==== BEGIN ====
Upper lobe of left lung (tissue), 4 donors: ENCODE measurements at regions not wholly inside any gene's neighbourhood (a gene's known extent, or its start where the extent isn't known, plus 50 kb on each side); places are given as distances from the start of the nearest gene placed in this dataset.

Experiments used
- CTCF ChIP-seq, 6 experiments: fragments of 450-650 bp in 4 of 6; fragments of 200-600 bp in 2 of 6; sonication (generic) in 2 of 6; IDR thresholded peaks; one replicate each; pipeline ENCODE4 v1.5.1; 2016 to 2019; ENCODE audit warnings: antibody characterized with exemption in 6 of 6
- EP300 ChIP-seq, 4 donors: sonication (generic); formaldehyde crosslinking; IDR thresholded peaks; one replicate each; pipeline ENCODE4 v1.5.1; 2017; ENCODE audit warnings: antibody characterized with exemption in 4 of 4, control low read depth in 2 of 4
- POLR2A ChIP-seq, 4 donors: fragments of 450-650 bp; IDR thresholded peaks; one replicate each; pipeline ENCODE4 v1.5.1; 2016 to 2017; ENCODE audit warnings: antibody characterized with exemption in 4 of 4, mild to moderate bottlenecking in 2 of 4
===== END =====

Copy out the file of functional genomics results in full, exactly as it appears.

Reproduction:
Upper lobe of left lung (tissue), 4 donors: ENCODE measurements at regions not wholly inside any gene's neighbourhood (a gene's known extent, or its start where the extent isn't known, plus 50 kb on each side); places are given as distances from the start of the nearest gene placed in this dataset.

Experiments used
- CTCF ChIP-seq, 6 experiments: fragments of 450-650 bp in 4 of 6; fragments of 200-600 bp in 2 of 6; sonication (generic) in 2 of 6; IDR thresholded peaks; one replicate each; pipeline ENCODE4 v1.5.1; 2016 to 2019; ENCODE audit warnings: antibody characterized with exemption in 6 of 6
- EP300 ChIP-seq, 4 donors: sonication (generic); formaldehyde crosslinking; IDR thresholded peaks; one replicate each; pipeline ENCODE4 v1.5.1; 2017; ENCODE audit warnings: antibody characterized with exemption in 4 of 4, control low read depth in 2 of 4
- POLR2A ChIP-seq, 4 donors: fragments of 450-650 bp; IDR thresholded peaks; one replicate each; pipeline ENCODE4 v1.5.1; 2016 to 2017; ENCODE audit warnings: antibody characterized with exemption in 4 of 4, mild to moderate bottlenecking in 2 of 4